Managing your boss: how to get the best results for you and your company
Published: 26 Jan 2016 By Jennifer Baker
Research shows nearly 65% of people leave their jobs because of their boss. Over the years the majority of my clients cite these as their frustrations: “Doesn’t listen, cancels our one-to-ones, micro-manages, doesn’t trust me, I’m not acknowledged or praised, he or she is quick to criticise if, and that’s if, my boss delegates I’m dumped on at the last minute.”
Upward management is one of those skills that some do either very well or not at all. When done well, both the manager and employee work as a team, ensuring each other is informed and addressing problems in advance. When done poorly, both manager and employee are not only ineffective but also frustrated due to mistakes and surprises that can give rise to conflict.
To manage upwards we’re not talking about being submissive or obsequious. It’s about understanding and managing expectations.
So, what to do?
- Know your boss:
Develop and establish a working relationship with him or her. Understand how your manager reacts to certain situations. What motivates and demotivates them? What are their priorities? Is he just venting or is he really mad? Think before you react or jump to conclusions.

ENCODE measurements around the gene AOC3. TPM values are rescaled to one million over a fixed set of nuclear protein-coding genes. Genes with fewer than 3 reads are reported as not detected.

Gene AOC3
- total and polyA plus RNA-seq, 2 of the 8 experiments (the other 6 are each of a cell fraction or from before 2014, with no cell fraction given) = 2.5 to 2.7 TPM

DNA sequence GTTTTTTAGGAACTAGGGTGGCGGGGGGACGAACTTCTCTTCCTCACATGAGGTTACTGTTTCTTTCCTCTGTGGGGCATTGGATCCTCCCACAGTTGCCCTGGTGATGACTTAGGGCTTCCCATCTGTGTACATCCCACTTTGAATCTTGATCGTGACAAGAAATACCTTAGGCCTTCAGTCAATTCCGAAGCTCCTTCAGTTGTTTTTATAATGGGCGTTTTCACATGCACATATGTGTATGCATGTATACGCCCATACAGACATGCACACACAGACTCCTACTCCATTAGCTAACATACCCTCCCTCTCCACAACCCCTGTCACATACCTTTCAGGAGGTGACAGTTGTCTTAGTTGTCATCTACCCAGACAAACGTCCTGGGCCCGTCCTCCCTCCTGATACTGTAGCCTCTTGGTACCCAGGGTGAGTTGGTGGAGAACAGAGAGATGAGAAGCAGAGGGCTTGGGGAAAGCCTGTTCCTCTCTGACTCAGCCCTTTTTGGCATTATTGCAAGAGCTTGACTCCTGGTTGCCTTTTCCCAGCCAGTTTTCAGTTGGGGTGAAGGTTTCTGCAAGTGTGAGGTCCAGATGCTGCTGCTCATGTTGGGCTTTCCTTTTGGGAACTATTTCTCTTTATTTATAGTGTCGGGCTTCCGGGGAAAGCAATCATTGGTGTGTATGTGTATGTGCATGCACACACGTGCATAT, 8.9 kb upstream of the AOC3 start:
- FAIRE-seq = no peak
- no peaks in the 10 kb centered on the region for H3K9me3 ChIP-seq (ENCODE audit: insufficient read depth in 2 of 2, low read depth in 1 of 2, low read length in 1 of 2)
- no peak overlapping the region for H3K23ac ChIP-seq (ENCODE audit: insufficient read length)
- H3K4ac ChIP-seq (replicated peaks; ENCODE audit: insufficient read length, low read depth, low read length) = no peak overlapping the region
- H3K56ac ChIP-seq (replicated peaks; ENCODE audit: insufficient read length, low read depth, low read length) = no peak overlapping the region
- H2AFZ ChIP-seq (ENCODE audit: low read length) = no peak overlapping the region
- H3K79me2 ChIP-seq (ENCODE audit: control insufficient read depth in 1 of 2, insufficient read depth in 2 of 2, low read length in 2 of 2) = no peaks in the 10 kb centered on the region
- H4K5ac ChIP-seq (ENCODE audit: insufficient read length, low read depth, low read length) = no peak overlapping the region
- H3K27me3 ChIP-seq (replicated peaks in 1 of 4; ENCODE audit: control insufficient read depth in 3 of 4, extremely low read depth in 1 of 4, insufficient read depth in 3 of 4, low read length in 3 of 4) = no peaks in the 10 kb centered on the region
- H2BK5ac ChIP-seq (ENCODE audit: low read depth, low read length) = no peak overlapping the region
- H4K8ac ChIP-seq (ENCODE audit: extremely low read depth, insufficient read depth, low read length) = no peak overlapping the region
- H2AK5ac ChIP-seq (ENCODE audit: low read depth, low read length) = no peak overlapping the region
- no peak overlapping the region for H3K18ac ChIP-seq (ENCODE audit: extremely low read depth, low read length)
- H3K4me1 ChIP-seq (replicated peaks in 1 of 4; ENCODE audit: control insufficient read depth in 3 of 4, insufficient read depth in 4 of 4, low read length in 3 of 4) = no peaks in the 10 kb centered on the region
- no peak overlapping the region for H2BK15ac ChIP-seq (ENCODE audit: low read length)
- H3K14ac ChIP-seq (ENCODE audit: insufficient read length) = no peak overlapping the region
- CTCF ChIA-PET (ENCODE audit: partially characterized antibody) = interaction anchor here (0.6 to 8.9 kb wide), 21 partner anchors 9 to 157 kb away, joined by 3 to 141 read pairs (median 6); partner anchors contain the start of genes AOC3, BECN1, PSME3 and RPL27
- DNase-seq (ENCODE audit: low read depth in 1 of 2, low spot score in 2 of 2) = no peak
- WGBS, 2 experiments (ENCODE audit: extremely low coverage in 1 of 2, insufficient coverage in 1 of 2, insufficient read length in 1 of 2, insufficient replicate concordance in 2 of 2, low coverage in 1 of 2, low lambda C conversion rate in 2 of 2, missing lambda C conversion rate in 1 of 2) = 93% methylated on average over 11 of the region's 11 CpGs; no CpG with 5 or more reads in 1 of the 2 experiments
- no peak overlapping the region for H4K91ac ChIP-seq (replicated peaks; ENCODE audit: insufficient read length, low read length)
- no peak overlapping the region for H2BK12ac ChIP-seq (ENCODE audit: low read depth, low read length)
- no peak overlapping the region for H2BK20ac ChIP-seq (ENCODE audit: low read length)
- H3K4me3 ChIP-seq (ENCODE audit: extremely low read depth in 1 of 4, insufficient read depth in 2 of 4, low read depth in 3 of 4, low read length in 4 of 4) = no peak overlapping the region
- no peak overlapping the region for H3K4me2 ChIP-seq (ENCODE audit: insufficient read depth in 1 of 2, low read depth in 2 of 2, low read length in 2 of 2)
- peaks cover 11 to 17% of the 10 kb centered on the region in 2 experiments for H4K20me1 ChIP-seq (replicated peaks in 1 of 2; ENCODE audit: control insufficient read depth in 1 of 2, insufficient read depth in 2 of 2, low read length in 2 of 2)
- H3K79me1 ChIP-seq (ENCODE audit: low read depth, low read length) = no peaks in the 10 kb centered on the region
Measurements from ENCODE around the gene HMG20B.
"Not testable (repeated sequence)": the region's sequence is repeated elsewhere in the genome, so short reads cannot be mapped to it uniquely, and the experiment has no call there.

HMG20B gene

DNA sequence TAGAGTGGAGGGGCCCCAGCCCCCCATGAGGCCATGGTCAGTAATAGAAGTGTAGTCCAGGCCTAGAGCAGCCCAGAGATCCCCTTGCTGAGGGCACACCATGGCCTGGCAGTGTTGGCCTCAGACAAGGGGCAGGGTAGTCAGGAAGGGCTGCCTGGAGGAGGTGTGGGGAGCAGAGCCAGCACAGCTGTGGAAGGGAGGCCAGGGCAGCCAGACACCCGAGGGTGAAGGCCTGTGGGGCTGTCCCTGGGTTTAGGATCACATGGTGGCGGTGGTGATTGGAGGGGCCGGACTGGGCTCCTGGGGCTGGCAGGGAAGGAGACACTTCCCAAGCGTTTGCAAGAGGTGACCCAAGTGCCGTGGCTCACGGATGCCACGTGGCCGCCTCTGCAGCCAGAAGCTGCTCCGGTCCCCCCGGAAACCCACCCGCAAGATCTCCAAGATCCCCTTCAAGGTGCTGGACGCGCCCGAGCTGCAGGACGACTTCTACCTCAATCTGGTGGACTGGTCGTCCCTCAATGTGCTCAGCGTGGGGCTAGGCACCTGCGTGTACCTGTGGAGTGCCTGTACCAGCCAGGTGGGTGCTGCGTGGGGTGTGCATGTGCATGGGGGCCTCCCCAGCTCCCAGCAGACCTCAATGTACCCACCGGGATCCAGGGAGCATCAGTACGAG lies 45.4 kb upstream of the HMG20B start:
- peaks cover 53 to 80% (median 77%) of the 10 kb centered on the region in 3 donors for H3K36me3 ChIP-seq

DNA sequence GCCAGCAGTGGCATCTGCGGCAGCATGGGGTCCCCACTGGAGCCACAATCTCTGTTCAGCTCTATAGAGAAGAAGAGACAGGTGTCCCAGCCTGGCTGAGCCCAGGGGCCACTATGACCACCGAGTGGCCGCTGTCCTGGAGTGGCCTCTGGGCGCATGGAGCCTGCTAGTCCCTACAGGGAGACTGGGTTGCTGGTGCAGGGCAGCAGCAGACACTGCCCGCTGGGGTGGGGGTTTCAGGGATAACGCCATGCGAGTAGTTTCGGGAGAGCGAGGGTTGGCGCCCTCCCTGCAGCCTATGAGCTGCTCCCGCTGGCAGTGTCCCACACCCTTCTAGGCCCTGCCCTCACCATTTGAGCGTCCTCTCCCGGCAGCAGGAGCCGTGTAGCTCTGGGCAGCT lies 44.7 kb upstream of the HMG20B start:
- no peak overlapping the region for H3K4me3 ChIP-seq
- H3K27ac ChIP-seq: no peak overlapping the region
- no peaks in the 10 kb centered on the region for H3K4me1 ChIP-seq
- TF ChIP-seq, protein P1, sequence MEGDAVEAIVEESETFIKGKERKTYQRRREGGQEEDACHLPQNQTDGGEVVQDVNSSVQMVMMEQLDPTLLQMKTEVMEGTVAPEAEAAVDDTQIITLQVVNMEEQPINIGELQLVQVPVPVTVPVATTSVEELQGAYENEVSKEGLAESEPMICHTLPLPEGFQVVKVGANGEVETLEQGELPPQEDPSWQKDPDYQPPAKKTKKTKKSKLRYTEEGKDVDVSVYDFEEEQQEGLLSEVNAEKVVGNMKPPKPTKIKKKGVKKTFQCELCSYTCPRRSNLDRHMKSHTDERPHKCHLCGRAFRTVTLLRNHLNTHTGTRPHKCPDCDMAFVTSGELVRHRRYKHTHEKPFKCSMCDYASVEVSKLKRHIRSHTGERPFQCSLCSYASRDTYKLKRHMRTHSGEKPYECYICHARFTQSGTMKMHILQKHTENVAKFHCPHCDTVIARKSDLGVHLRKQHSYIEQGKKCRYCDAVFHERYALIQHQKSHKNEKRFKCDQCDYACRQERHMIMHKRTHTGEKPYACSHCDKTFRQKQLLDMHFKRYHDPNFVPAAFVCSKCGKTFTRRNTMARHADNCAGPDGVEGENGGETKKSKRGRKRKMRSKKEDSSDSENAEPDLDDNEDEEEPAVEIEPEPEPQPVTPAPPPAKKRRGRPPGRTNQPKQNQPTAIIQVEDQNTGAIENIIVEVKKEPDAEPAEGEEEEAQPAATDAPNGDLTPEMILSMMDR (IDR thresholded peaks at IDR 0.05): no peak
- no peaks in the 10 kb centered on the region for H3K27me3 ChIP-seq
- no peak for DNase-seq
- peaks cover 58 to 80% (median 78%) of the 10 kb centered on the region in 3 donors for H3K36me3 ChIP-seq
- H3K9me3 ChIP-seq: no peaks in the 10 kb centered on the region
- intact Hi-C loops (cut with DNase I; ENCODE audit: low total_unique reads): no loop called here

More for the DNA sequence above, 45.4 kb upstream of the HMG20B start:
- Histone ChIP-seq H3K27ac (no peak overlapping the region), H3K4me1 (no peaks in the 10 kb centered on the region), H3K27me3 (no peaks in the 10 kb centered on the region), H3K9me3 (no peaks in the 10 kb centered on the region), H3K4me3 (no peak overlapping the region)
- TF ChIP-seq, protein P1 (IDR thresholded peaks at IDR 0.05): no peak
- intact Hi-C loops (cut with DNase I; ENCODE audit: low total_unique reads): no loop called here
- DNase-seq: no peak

Does your boss want the detail or need you to get straight to the point? Some managers only want you to involve them when there are critical items to address. Others like to be given routine updates. Even if it is not the way you would communicate that’s fine. What you have to learn is how to adapt to the other’s style.
- Present solutions:
Managers, as a general rule, don’t like complainers. Make sure when you highlight a problem that you also bring a potential solution or different options
Always deliver your commitments and promises. If you are given an unrealistic task or deadline, state the reasons why it’s not realistic, but don’t be negative - be constructive.
- Stand up for yourself:
But avoid confrontation! Unless it’s an issue of safety or discrimination, don’t threaten or go over their heads.
Remember, most failures in managing upwards arise from misreading what the other manager wants from you. Managing upwards is about getting the best results for you, your boss and the company.
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